In a 5 to 4 decision, strictly along ideological lines, the United States Supreme Court threw out a challenge to the FISA law which allows for warrant-less wiretapping by the government of our phone calls. On January 2, 2013, we reported that the United States Senate agreed to extend this law for another 4 years. The law specifically allows the United States government to intercept international phone calls without a warrant. Today the Supreme Court ruled that U.S. based journalists, attorneys and human rights groups lack the standing to challenge this law since they cannot show that they had suffered any injury as a result of the law. Warrant-less wiretapping was started by President George W. Bush after the terrorist attacks on September 11, 2011. The program was ended in 2007 but the next year Congress reinstated the warrant-less wiretapping program by enacting the FISA law. At the beginning of this year Congress extended the law for another 4 years. Today the Supreme Court effectively ended any legal challenges to this law. The majority opinion, written by Justice Alito, takes a very narrow view of standing. This is especially troubling because the Supreme Court, mostly led by the conservative justices, have taken a rather broad view of standing in the past. The same Justices who are critical of the government taking a more active role in health care have no problem with the government listening in on our phone calls without our permission and without a warrant. To make matters worse, the standing position, adopted by the majority, was effectively advocated by the lawyers for the Justice Department and supported by President Obama. Who says that the parties can’t agree on anything in Washington? I guess the liberals and conservatives are on the same page when it comes to warrant-less wiretaps.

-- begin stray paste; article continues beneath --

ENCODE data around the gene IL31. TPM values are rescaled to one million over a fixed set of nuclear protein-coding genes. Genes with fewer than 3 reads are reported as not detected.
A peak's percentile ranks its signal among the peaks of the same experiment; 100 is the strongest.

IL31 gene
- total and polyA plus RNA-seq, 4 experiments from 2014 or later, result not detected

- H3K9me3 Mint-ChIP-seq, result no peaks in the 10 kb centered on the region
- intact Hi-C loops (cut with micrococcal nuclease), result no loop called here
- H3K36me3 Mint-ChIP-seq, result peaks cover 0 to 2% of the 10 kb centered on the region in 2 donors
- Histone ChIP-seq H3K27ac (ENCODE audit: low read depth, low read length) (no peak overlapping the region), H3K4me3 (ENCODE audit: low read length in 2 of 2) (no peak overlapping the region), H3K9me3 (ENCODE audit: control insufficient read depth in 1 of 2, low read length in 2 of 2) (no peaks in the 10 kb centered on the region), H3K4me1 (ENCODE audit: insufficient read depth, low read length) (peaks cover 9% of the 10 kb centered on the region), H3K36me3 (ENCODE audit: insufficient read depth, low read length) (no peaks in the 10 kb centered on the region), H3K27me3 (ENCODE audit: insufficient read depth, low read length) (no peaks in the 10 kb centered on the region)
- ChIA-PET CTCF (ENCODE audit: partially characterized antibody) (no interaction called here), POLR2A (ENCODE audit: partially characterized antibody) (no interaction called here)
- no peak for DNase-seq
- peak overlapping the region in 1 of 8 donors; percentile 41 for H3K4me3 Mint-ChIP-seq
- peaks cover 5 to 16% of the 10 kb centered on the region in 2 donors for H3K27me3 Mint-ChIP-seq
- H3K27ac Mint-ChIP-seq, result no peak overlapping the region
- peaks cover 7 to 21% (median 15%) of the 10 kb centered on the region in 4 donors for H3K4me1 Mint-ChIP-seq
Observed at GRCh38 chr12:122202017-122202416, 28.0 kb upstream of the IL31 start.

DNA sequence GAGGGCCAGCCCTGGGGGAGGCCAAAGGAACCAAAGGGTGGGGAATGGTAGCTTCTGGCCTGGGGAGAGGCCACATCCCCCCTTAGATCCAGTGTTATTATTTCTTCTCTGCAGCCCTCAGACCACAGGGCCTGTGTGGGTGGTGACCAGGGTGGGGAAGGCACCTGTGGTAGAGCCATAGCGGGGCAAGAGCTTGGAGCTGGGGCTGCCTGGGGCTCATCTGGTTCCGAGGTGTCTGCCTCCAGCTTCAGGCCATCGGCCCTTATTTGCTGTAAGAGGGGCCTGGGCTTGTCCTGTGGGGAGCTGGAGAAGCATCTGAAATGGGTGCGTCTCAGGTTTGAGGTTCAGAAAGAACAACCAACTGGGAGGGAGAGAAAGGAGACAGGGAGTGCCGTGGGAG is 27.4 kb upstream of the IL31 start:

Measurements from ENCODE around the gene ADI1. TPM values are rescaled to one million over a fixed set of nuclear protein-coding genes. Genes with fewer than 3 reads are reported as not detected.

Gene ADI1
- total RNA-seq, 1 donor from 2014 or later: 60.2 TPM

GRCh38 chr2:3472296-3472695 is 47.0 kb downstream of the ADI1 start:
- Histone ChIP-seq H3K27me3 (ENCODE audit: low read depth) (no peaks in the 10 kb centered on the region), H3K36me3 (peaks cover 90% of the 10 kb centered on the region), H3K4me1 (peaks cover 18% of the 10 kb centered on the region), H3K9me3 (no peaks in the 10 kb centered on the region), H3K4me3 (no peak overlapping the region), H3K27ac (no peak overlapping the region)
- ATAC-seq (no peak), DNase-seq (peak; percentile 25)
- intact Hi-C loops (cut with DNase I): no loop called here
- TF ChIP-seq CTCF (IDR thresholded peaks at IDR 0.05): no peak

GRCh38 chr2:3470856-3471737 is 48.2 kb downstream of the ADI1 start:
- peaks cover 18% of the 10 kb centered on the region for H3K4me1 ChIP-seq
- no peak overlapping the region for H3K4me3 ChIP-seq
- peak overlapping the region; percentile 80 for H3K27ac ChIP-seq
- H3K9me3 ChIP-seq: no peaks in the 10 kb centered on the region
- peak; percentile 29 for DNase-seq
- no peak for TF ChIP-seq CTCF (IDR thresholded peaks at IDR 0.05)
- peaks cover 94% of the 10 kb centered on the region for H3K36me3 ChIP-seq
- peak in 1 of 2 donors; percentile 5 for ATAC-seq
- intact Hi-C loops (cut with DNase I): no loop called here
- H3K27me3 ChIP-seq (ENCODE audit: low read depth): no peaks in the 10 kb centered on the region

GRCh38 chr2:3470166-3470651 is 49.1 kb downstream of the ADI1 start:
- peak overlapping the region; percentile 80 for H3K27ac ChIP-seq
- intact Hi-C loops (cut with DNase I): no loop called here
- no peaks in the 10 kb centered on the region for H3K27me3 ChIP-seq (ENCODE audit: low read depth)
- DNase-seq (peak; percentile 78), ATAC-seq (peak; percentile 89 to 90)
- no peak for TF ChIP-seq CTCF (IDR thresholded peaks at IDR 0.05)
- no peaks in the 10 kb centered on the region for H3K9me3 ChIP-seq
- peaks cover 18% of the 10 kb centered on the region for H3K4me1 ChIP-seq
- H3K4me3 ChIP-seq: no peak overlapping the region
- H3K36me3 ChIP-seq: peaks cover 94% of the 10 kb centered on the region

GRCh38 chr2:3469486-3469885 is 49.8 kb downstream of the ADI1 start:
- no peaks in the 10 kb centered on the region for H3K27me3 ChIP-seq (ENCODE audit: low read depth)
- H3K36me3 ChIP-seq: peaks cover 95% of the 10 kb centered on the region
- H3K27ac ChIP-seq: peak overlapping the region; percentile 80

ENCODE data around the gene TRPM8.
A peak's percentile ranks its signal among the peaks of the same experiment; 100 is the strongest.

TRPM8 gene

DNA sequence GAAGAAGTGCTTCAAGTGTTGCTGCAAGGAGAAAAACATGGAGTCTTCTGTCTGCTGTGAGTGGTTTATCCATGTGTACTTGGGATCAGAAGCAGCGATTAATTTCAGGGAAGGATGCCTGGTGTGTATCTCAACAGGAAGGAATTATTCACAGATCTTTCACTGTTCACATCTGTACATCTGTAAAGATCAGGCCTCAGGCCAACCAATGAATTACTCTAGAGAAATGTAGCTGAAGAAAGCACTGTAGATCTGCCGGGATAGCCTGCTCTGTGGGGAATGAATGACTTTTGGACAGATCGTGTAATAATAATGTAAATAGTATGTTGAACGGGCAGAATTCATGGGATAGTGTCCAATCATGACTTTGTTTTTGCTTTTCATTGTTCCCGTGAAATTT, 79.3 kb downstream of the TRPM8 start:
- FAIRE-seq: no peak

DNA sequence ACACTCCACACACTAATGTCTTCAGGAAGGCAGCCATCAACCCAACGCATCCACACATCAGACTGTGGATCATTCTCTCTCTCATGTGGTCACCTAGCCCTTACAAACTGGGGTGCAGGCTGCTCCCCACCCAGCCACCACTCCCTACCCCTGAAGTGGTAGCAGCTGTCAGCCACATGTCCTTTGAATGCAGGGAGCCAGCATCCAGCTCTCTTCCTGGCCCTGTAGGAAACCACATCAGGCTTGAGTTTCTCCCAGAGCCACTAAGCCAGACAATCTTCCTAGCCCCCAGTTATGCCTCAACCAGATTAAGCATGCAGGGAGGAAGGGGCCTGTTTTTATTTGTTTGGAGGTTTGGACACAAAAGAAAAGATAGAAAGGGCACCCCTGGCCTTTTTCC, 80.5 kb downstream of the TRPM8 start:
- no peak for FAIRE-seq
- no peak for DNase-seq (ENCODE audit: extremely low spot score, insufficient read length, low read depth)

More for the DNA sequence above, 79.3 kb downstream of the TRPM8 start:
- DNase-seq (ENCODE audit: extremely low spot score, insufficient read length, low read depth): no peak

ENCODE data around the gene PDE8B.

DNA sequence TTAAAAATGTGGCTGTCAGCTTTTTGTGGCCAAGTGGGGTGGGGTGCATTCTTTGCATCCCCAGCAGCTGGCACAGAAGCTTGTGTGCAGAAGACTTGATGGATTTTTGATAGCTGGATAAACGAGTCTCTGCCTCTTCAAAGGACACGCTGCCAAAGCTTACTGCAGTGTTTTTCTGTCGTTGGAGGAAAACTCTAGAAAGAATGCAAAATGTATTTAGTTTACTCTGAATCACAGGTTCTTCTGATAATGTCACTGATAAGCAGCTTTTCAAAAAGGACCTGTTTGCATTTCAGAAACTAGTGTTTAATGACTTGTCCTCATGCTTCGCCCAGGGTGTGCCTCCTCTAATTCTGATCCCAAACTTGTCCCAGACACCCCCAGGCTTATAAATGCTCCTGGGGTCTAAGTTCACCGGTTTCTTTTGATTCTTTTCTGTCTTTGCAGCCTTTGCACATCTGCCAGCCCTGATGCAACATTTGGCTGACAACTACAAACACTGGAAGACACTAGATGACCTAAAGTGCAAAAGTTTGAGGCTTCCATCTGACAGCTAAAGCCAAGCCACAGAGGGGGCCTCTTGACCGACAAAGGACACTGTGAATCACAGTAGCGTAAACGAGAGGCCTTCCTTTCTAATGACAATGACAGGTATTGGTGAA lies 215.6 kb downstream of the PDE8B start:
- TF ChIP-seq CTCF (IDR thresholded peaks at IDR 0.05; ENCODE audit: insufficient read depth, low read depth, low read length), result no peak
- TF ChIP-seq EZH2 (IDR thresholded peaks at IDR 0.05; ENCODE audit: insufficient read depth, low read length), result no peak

James Dimeas is an award winning criminal defense attorney and author with more than 24 years of experience aggressively representing his clients in felony cases. If you have a felony case in Illinois, contact me in Chicago (312-229-5500), DuPage and Kane (630-504-2096) or Lake (847-696-6458) for a free and confidential consultation to discuss your legal options.
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